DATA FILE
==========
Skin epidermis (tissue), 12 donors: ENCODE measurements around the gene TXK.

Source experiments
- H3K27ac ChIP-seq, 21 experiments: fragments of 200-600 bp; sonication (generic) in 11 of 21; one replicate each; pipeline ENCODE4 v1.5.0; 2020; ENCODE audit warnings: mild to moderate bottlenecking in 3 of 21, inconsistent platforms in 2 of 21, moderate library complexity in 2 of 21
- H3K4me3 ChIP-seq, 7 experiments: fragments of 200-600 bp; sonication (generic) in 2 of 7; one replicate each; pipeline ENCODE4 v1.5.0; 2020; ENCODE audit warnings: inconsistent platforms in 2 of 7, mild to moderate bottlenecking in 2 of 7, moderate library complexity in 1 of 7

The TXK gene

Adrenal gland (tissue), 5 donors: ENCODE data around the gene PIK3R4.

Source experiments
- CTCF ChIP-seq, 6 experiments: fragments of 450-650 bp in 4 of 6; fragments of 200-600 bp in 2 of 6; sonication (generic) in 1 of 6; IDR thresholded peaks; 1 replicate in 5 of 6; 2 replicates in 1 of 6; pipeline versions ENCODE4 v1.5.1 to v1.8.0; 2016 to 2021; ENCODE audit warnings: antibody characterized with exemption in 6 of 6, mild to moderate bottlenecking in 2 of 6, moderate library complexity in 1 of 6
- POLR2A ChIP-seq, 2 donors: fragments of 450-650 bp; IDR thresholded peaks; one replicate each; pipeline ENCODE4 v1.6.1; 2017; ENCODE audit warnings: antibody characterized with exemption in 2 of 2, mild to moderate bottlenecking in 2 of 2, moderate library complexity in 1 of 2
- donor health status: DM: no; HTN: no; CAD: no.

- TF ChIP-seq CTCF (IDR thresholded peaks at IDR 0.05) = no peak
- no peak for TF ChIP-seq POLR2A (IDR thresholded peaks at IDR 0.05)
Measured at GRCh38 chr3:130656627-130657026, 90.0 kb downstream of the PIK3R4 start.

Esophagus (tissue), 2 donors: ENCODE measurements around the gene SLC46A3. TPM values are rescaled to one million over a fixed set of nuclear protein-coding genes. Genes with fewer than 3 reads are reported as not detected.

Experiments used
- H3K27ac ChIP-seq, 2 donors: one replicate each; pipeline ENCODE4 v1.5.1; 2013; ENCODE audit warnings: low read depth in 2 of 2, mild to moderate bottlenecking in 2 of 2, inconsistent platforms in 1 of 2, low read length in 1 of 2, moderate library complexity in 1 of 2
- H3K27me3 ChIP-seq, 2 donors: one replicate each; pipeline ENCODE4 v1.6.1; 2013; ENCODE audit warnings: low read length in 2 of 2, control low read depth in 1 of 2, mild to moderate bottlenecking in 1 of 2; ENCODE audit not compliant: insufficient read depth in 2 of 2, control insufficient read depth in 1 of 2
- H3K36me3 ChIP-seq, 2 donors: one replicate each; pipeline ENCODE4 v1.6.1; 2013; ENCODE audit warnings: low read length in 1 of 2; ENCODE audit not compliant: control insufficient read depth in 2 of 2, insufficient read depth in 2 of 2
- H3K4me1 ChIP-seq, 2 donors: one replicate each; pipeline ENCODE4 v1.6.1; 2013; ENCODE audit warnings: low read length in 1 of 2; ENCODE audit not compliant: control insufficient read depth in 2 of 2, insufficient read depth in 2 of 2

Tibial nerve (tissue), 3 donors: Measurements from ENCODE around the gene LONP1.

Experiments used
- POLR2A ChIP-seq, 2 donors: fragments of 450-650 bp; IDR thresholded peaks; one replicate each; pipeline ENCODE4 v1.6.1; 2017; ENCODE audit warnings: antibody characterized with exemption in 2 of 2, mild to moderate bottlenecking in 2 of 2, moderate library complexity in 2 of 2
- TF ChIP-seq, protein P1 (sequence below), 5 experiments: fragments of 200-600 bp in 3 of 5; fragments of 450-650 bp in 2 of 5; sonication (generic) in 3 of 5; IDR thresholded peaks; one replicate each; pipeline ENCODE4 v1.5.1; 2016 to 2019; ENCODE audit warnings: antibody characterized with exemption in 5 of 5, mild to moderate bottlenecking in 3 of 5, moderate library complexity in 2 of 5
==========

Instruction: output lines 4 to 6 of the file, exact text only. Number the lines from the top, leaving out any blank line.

- H3K4me3 ChIP-seq, 7 experiments: fragments of 200-600 bp; sonication (generic) in 2 of 7; one replicate each; pipeline ENCODE4 v1.5.0; 2020; ENCODE audit warnings: inconsistent platforms in 2 of 7, mild to moderate bottlenecking in 2 of 7, moderate library complexity in 1 of 7

The TXK gene

Adrenal gland (tissue), 5 donors: ENCODE data around the gene PIK3R4.